Now that Tony Abbott is a #HeForShe campaigner we can put him to work
In a gesture of support for gender equality, and no doubt in the hope of saving his political career, Prime Minister Tony Abbott has signed the HeForShe campaign pledge to coincide with International Women's Day this week in Canberra.
The commemorative breakfast was held and politicians were invited to sign the pledge, which commits signatories to "take action against all forms of violence and discrimination faced by women and girls" and to acknowledge that "gender equality is not only a women's issue, it is a human rights issue that requires [their] participation".
This is no doubt a big step in the right direction for the prime minister, who has previously been labelled as sexist for his comments about women in both the parliamentary domain and the general public.
The minister for women is now on board with the other 10,000 people who have signed the pledge, which was launched by Emma Watson last year and encourages men and boys to take a stand on gender equality.
"Real men don't threaten or bully women," Abbott said at the breakfast. "Violence against women is abhorrent."
The gesture is certainly there, but he's still got a lot to prove before we go giving him a big pat on the back or anything. Here's what we'd like to see from him to know he's really invested in the #HeForShe campaign and gender equality.
Putting flexible working arrangements on the table
In a recent report, it was found women are receiving less pay than men because they don't go for high-paying roles, reportedly because such roles don't allow for flexibility, especially if having and raising a child is a priority. Let's have a discussion about what more flexibility at work can mean for both men and women and how that can impact closing the wage gap between the sexes.
Engaging in the violence against women debate
A discussion was had by ABC panel program, Q&A, last month about how domestic violence is a serious issue in Australia, resulting in one woman each week being killed. Noticeably absent from the discussion was Tony Abbott. We'd like to see the minister for women address issues women face as a result of domestic violence, including support programs for women who leave violent relationships.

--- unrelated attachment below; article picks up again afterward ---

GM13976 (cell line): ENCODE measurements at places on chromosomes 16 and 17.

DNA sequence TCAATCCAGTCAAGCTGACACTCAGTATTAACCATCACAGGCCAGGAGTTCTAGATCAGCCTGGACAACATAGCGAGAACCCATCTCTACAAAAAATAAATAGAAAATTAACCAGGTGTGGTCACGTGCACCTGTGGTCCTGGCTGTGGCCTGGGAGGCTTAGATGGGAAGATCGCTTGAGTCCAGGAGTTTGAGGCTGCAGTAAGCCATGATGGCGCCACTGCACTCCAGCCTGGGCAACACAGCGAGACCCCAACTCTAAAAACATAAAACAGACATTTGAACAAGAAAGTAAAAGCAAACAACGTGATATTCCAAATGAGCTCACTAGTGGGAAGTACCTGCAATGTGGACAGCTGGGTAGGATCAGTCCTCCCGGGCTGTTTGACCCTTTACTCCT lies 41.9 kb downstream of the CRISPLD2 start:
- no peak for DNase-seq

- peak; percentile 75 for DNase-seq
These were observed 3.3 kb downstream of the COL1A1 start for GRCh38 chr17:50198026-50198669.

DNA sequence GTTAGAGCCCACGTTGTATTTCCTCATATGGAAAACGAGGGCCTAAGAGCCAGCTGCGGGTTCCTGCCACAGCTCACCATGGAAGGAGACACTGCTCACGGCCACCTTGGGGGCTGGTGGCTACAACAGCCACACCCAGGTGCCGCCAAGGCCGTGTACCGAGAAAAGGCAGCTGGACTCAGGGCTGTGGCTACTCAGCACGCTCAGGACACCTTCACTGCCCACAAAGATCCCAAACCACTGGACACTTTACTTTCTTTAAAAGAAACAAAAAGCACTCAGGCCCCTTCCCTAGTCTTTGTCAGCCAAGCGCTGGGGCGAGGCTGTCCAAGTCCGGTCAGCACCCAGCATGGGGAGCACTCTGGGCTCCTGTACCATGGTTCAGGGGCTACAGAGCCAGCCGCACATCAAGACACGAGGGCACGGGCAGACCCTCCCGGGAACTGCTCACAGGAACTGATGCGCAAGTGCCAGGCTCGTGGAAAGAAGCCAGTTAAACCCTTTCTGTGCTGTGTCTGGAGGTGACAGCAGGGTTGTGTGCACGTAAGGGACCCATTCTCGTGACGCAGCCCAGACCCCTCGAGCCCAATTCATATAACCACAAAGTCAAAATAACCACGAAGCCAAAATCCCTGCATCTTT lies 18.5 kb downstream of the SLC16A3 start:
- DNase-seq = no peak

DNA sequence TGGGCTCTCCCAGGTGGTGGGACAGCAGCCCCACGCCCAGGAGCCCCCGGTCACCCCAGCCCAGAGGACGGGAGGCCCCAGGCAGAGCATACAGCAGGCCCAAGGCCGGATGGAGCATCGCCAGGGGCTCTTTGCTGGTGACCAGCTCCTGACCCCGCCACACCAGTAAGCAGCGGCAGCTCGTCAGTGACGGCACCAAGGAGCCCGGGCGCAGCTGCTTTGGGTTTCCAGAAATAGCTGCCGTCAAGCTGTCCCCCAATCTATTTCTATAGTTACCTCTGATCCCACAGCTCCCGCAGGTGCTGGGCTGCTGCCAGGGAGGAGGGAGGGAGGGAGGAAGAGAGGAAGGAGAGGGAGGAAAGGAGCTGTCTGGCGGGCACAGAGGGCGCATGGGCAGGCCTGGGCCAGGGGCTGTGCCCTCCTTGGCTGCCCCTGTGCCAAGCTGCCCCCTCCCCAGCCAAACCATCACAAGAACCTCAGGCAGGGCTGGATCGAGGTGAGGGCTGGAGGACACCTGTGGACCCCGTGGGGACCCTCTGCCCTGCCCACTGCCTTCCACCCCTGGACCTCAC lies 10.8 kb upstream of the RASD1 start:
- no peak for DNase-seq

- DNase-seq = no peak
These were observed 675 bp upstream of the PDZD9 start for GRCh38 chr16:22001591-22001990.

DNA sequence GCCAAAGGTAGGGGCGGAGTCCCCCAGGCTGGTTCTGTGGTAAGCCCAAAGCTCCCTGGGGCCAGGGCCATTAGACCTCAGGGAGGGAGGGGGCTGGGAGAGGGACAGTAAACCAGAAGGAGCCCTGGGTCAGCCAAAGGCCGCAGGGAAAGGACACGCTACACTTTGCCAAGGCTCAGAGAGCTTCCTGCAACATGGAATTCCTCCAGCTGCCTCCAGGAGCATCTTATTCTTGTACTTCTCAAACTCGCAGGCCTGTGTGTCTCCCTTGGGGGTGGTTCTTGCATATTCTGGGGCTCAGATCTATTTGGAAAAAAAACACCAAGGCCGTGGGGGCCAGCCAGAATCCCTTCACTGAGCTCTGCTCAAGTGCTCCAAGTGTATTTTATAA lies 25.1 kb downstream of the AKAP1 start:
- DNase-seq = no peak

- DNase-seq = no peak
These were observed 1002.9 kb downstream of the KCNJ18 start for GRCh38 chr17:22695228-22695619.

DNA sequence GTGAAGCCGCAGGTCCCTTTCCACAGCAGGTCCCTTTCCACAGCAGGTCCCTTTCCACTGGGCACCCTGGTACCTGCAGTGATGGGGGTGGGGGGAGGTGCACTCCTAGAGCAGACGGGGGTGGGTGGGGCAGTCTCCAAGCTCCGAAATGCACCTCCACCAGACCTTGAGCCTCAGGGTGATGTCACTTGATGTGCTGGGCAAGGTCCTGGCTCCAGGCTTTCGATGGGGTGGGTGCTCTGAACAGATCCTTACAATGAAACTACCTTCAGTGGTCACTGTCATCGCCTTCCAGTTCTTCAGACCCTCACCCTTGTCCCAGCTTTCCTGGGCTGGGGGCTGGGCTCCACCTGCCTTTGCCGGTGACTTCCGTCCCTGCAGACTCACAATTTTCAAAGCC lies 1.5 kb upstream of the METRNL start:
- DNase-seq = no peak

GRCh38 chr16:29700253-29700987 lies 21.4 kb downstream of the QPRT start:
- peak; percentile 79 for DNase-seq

An open dialogue about the rights of women and their bodies
How can we forget the time Prime Minister Abbott came out saying women were basically getting abortions because they're lazy? Here's the quote if you've blocked it from your memory. "The problem with the Australian practice of abortion is that an objectively grave matter has been reduced to a question of the mother's convenience." A better dialogue about women and the right to manage their bodies would be a great start to Abbott's #HeForShe campaign.
Stopping the patronisation
Prime Minister Abbott isn't known for being politically correct, but some sweeping changes to his comments about women are required. This is one unforgettable comment he made back in 2010: "What the housewives of Australia need to understand as they do the ironing is that if they get it done commercially it's going to go up in price and their own power bills when they switch the iron on are going to go up, every year."
Working to eradicate sexism in party politics
His own chief of staff, Peta Credlin, as well as former prime minister, Julia Gillard, have been met with gender bias in the political domain, but we'd like to see more support coming from Abbott for women in high-profile positions, like this comment he made about Credlin: "Do you really think my chief of staff would be under this kind of criticism if her name was Peter as opposed to Peta?" Abbott said, adding, "I think people need to take a long hard look at themselves with some of these criticisms."
What do you think Prime Minister Tony Abbott needs to do to prove he's taking the #HeForShe campaign seriously?
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